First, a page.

Hawksmore motifs

St georgeinthe east towers jpg

St georgeinthe east towers jpg

It is in motifs such as the panelled pilasters of the tower, or the finials on top of the lantern, that Hawksmore’s personal style comes out most poignantly. No other English architect, not even Vanbrugh-and it has by no means yet been established how far Hawksmore was responsible for some of the most daring features in Castle Howard and Blenheim-has ventured to contrast so violently the bareness of unmoulded recesses, deep reveals and heavy architraves with the fantastic ornament blossoming out in a few sensitively chosen places. The spot where the sturdy fluting of the capitals of the buttresses meets the delicate fluting of the circular finials with their busy swags is immensely instructive.

Looking at St. George’s, one needs to understand something of this intellectual detachment before one can feel perfectly at home with it. The plan is developed from a Greek cross, with giant Doric columns supporting an exceedingly flat elliptical vault. The galleries fall naturally into place as tribunes between the columns. Narrow “transepts” are added at east and west, and these have semi-circular barrel vaults; their projections, on plan, beyond the walls of the church return against staircase towers which are carried up as turrets, more than half Gothic in character. At the west end is the immense steeple, again decidedly Gothic in origin, with its side buttresses and octagonal lantern, but thoroughly Roman in technique. In the design of these features one enters that curious world of architectural abstraction which Hawksmore and Vanbrugh seem to have shared between them. The insistence on plain massive masonry, the openings with heavy architraves and deep reveais, the emphatic shelf-like cornices, and the pedestals introduced diagonally at the foot of the lantern-all these things relate the design to Blenheim and to the service wings at Castle Howard and to the discarded designs for a chapel at Greenwich. It is emotional, deeply romantic, architecture -a foretaste of Piranesi but without a hint of the swagger of Italian Baroque; a native style which seemed to spring from nowhere and which vanished with its few great exponents.

When St. George’s was burnt, it did not stand exactly as Hawksmore had left it. A miniature timber spire had vanished from the steeple. Minor alterations had been made when the building was “repaied and beautified” in 1788. Coloured glass of exceptionally charming quality, based on Reynolds’s work at New College, Oxford, had been placed iin the apse windows in the early nineteenth century, when the iron gates to the churchyard were also constructed. The same period contributed the Grecian communion rails, while later in the century extensive redecorations were effected in the hope of producing an atmosphere more appropriate to the century. But most of Hawksmore’s fittings had survived, including the pulpit with its marquetry panels, the churchwardens’ pews, the gallery fronts and organ-case. All these were said to have been in “Dutch” oak, meaning oak imported from the Continent, perhaps from Austria. Apart from the pulpit, they were not of outstanding value except in so far as they formed part of this grand and spacious interior.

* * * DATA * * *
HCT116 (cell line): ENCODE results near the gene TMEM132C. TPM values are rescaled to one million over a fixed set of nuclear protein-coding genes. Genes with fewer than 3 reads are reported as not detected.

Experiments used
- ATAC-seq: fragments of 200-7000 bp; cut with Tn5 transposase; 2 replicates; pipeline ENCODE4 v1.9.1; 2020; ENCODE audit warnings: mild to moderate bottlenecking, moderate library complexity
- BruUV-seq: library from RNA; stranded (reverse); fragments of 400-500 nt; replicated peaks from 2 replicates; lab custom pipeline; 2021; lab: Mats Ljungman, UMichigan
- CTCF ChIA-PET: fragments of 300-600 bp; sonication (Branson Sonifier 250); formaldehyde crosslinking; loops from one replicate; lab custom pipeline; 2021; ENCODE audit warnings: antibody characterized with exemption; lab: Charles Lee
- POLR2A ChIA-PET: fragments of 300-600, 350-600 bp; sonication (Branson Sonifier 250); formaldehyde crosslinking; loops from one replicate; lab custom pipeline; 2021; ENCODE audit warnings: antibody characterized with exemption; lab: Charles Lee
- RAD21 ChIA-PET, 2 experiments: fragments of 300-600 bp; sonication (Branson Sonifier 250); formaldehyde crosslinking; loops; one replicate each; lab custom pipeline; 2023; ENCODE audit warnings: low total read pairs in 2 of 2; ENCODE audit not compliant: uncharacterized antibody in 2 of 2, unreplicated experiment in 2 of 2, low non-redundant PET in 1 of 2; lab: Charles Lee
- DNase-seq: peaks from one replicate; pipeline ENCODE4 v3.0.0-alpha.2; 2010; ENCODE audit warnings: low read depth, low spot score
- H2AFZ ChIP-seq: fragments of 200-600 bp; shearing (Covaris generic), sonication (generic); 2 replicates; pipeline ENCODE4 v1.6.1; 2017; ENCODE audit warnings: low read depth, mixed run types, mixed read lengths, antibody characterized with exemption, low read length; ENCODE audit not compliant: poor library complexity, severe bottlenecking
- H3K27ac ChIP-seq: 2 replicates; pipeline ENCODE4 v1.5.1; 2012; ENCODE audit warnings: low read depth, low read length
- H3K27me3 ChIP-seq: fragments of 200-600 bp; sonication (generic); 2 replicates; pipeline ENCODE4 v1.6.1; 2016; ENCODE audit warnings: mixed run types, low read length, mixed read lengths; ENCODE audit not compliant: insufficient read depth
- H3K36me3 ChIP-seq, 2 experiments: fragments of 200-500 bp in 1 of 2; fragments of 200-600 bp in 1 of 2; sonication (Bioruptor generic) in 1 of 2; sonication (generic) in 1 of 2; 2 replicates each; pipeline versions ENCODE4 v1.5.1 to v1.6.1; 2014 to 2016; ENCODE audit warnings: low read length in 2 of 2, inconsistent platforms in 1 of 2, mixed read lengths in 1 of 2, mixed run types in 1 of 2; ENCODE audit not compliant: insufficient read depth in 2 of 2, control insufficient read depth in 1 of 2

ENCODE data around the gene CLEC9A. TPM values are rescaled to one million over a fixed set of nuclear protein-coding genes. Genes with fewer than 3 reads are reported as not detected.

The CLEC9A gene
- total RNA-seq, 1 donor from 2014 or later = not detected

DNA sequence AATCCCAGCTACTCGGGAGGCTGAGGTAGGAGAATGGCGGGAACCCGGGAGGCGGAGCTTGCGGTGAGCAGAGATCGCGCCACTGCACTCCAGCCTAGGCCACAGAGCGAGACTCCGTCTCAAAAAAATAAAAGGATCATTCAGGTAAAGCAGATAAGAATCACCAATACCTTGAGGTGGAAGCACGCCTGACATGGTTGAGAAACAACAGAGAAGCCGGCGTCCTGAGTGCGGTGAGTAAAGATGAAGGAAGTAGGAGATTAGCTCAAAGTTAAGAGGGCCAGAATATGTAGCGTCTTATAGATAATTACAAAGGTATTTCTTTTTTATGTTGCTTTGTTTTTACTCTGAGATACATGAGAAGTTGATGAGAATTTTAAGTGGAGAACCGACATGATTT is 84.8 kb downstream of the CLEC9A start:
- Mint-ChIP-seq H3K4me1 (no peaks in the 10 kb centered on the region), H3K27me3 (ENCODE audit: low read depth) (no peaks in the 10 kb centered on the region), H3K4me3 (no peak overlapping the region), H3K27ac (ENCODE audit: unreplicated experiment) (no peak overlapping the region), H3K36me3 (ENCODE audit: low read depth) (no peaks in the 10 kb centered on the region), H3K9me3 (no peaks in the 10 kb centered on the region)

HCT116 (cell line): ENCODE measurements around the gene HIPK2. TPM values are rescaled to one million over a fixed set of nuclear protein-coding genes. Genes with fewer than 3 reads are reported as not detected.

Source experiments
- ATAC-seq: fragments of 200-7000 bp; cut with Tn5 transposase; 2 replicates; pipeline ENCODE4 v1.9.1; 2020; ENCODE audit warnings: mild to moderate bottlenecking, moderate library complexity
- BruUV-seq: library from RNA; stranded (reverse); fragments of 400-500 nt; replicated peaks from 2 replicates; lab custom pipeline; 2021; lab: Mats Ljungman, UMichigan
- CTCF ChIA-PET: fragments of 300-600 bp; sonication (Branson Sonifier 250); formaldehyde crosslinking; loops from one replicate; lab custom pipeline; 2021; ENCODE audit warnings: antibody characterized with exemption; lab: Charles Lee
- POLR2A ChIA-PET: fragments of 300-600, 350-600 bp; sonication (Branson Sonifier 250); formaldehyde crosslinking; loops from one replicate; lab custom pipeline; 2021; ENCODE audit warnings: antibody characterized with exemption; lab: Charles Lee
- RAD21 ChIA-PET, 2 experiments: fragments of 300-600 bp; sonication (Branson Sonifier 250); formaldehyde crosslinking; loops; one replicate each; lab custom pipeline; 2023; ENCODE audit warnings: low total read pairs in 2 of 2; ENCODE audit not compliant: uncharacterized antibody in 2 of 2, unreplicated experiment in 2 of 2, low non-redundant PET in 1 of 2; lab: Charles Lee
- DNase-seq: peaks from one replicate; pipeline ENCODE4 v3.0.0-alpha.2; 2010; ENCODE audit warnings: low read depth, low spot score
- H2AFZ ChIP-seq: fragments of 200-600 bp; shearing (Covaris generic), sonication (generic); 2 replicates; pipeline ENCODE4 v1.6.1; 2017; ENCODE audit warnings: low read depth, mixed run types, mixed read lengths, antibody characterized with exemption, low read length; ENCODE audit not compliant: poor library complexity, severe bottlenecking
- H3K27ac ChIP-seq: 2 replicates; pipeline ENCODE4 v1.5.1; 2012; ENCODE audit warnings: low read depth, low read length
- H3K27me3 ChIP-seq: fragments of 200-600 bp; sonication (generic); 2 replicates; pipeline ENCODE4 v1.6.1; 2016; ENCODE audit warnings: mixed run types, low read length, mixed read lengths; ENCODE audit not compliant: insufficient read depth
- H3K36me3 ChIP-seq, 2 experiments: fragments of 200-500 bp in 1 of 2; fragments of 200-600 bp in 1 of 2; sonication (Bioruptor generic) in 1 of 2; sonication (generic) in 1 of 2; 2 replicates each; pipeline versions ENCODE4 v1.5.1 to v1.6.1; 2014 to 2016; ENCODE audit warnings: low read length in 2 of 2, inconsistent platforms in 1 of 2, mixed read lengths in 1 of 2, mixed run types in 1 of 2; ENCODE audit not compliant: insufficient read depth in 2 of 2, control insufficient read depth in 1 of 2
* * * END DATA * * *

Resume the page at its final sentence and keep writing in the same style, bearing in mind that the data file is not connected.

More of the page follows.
Few will remember the interior of St. George’s, for the church was very generally locked. Standing in a district where threequarters of the inhabitants are Jews and many of the remainder Roman Catholics, it was one of London’s unwanted churches. It had once had some reputation for its music and, . further back, in the eighteen-fifties, had been the scene of dreadful anti-high-church brawls, when hooligans pelted the Rector and set dogs on to the surpliced choir. But its last days were days of melancholy padlocked silence, as if its doom was understood and patiently expected.

Some interior details

St georgeinthe east interior 02 jpg

St georgeinthe east interior 02 jpg

St georgeinthe east interior jpg

St georgeinthe east interior jpg

The composition of a rectangular church as a vaulted Greek cross with flat-ceilinged corner rectangles supported by columns was not invented by Hawksmore. He had it from Wren (St. Anne and St. Agnes), who in his tum must have had it from the Netherlands. The severely Roman details are also of the Wren school. While Hawksmore was certainly responsible .for their use, it is not so sure whether he himself designed any of the woodwork such as the charming swag over the inner doorway below the western tower, through which the church was entered.